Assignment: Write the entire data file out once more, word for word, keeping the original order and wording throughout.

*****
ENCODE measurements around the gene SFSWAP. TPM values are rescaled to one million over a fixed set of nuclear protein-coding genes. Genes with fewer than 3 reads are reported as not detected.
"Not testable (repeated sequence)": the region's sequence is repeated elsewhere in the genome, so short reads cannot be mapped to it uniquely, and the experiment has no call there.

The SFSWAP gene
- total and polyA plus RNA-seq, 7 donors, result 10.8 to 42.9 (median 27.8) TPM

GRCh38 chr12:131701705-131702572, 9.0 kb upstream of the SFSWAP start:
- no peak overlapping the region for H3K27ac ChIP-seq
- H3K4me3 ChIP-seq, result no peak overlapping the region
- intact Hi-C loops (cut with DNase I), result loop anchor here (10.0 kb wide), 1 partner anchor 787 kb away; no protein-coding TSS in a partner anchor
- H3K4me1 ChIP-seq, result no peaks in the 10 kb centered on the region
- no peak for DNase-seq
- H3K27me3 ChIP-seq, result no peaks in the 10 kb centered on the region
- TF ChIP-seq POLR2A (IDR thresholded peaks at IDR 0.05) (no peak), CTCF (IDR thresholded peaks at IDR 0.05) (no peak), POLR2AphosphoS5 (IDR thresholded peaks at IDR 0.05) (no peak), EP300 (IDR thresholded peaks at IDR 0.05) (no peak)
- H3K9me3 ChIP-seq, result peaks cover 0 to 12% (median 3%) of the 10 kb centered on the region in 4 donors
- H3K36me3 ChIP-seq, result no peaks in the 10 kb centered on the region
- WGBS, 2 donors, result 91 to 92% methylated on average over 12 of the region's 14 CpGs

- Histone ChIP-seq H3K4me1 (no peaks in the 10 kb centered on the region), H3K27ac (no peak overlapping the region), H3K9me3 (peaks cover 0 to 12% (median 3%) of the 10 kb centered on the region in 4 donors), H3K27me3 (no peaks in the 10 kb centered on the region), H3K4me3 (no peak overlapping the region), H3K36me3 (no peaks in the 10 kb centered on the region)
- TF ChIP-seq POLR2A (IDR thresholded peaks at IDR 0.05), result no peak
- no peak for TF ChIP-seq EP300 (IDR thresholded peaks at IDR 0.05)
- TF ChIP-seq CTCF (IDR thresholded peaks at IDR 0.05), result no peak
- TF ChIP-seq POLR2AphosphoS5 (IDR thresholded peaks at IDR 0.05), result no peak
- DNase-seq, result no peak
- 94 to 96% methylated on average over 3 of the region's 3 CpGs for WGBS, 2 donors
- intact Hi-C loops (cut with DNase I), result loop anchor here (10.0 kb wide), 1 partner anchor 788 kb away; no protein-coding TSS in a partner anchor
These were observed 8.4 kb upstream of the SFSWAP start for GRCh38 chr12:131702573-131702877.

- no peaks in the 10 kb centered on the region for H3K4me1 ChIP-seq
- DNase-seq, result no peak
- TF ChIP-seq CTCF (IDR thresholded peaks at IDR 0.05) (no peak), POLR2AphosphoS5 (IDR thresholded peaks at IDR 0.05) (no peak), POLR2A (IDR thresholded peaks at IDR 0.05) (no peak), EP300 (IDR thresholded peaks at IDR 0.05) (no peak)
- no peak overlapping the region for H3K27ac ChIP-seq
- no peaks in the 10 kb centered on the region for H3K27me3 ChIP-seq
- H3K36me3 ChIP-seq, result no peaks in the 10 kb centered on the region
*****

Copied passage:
ENCODE measurements around the gene SFSWAP. TPM values are rescaled to one million over a fixed set of nuclear protein-coding genes. Genes with fewer than 3 reads are reported as not detected.
"Not testable (repeated sequence)": the region's sequence is repeated elsewhere in the genome, so short reads cannot be mapped to it uniquely, and the experiment has no call there.

The SFSWAP gene
- total and polyA plus RNA-seq, 7 donors, result 10.8 to 42.9 (median 27.8) TPM

GRCh38 chr12:131701705-131702572, 9.0 kb upstream of the SFSWAP start:
- no peak overlapping the region for H3K27ac ChIP-seq
- H3K4me3 ChIP-seq, result no peak overlapping the region
- intact Hi-C loops (cut with DNase I), result loop anchor here (10.0 kb wide), 1 partner anchor 787 kb away; no protein-coding TSS in a partner anchor
- H3K4me1 ChIP-seq, result no peaks in the 10 kb centered on the region
- no peak for DNase-seq
- H3K27me3 ChIP-seq, result no peaks in the 10 kb centered on the region
- TF ChIP-seq POLR2A (IDR thresholded peaks at IDR 0.05) (no peak), CTCF (IDR thresholded peaks at IDR 0.05) (no peak), POLR2AphosphoS5 (IDR thresholded peaks at IDR 0.05) (no peak), EP300 (IDR thresholded peaks at IDR 0.05) (no peak)
- H3K9me3 ChIP-seq, result peaks cover 0 to 12% (median 3%) of the 10 kb centered on the region in 4 donors
- H3K36me3 ChIP-seq, result no peaks in the 10 kb centered on the region
- WGBS, 2 donors, result 91 to 92% methylated on average over 12 of the region's 14 CpGs

- Histone ChIP-seq H3K4me1 (no peaks in the 10 kb centered on the region), H3K27ac (no peak overlapping the region), H3K9me3 (peaks cover 0 to 12% (median 3%) of the 10 kb centered on the region in 4 donors), H3K27me3 (no peaks in the 10 kb centered on the region), H3K4me3 (no peak overlapping the region), H3K36me3 (no peaks in the 10 kb centered on the region)
- TF ChIP-seq POLR2A (IDR thresholded peaks at IDR 0.05), result no peak
- no peak for TF ChIP-seq EP300 (IDR thresholded peaks at IDR 0.05)
- TF ChIP-seq CTCF (IDR thresholded peaks at IDR 0.05), result no peak
- TF ChIP-seq POLR2AphosphoS5 (IDR thresholded peaks at IDR 0.05), result no peak
- DNase-seq, result no peak
- 94 to 96% methylated on average over 3 of the region's 3 CpGs for WGBS, 2 donors
- intact Hi-C loops (cut with DNase I), result loop anchor here (10.0 kb wide), 1 partner anchor 788 kb away; no protein-coding TSS in a partner anchor
These were observed 8.4 kb upstream of the SFSWAP start for GRCh38 chr12:131702573-131702877.

- no peaks in the 10 kb centered on the region for H3K4me1 ChIP-seq
- DNase-seq, result no peak
- TF ChIP-seq CTCF (IDR thresholded peaks at IDR 0.05) (no peak), POLR2AphosphoS5 (IDR thresholded peaks at IDR 0.05) (no peak), POLR2A (IDR thresholded peaks at IDR 0.05) (no peak), EP300 (IDR thresholded peaks at IDR 0.05) (no peak)
- no peak overlapping the region for H3K27ac ChIP-seq
- no peaks in the 10 kb centered on the region for H3K27me3 ChIP-seq
- H3K36me3 ChIP-seq, result no peaks in the 10 kb centered on the region